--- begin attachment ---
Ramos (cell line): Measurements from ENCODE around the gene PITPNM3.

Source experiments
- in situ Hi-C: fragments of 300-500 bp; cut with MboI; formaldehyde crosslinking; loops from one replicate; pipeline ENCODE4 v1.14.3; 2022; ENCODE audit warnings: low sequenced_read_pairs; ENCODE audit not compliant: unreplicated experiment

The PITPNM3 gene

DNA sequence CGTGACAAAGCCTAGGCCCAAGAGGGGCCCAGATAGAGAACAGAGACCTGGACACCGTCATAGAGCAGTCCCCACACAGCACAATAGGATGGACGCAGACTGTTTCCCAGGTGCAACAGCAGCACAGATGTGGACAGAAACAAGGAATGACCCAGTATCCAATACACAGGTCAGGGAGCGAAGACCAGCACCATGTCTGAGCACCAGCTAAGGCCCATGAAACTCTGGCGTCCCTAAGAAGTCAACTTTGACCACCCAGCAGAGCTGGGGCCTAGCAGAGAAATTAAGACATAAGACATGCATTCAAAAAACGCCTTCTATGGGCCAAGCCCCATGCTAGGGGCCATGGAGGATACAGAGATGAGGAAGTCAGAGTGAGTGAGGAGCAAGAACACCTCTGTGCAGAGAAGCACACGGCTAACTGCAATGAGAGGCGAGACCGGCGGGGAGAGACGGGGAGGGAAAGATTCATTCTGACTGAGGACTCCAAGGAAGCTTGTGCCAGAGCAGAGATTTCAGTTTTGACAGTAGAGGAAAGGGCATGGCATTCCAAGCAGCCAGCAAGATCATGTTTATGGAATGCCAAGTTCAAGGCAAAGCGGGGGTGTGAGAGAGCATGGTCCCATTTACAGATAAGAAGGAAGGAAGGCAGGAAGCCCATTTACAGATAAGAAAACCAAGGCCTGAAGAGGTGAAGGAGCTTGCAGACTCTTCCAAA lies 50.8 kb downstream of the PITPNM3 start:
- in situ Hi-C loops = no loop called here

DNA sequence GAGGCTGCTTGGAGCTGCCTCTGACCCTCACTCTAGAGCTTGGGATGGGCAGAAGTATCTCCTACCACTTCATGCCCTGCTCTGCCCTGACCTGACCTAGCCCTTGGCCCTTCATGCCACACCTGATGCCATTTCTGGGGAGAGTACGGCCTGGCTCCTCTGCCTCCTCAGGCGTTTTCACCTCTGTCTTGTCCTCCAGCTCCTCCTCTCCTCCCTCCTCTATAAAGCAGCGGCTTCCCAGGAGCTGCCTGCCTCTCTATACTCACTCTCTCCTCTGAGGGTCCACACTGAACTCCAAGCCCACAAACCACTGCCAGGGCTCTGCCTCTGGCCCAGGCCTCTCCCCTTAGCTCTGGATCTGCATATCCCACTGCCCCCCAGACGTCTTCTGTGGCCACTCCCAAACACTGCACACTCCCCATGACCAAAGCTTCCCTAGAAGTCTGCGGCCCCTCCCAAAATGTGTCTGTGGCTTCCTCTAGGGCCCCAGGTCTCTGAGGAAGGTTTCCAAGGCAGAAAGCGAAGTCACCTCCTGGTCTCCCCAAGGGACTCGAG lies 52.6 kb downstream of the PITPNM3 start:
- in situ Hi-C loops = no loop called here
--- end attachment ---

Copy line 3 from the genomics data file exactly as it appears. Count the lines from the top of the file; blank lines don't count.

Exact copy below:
- in situ Hi-C: fragments of 300-500 bp; cut with MboI; formaldehyde crosslinking; loops from one replicate; pipeline ENCODE4 v1.14.3; 2022; ENCODE audit warnings: low sequenced_read_pairs; ENCODE audit not compliant: unreplicated experiment